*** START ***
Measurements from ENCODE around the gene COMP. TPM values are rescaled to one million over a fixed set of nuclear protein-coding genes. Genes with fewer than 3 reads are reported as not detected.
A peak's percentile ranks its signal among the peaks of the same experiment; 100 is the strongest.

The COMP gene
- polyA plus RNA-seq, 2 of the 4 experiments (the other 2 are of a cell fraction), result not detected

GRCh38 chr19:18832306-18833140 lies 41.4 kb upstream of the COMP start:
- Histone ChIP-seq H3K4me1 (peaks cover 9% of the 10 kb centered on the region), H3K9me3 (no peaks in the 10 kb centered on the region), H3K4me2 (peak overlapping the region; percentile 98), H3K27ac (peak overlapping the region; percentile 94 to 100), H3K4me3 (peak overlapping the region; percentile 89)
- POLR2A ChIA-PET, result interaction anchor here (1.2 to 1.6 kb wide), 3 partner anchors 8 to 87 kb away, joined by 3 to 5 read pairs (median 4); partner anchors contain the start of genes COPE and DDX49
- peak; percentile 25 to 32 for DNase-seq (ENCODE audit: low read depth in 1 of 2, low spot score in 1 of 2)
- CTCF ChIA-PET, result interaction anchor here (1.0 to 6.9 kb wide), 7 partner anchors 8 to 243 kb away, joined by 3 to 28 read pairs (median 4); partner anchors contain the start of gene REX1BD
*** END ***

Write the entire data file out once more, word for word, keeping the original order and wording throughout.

Measurements from ENCODE around the gene COMP. TPM values are rescaled to one million over a fixed set of nuclear protein-coding genes. Genes with fewer than 3 reads are reported as not detected.
A peak's percentile ranks its signal among the peaks of the same experiment; 100 is the strongest.

The COMP gene
- polyA plus RNA-seq, 2 of the 4 experiments (the other 2 are of a cell fraction), result not detected

GRCh38 chr19:18832306-18833140 lies 41.4 kb upstream of the COMP start:
- Histone ChIP-seq H3K4me1 (peaks cover 9% of the 10 kb centered on the region), H3K9me3 (no peaks in the 10 kb centered on the region), H3K4me2 (peak overlapping the region; percentile 98), H3K27ac (peak overlapping the region; percentile 94 to 100), H3K4me3 (peak overlapping the region; percentile 89)
- POLR2A ChIA-PET, result interaction anchor here (1.2 to 1.6 kb wide), 3 partner anchors 8 to 87 kb away, joined by 3 to 5 read pairs (median 4); partner anchors contain the start of genes COPE and DDX49
- peak; percentile 25 to 32 for DNase-seq (ENCODE audit: low read depth in 1 of 2, low spot score in 1 of 2)
- CTCF ChIA-PET, result interaction anchor here (1.0 to 6.9 kb wide), 7 partner anchors 8 to 243 kb away, joined by 3 to 28 read pairs (median 4); partner anchors contain the start of gene REX1BD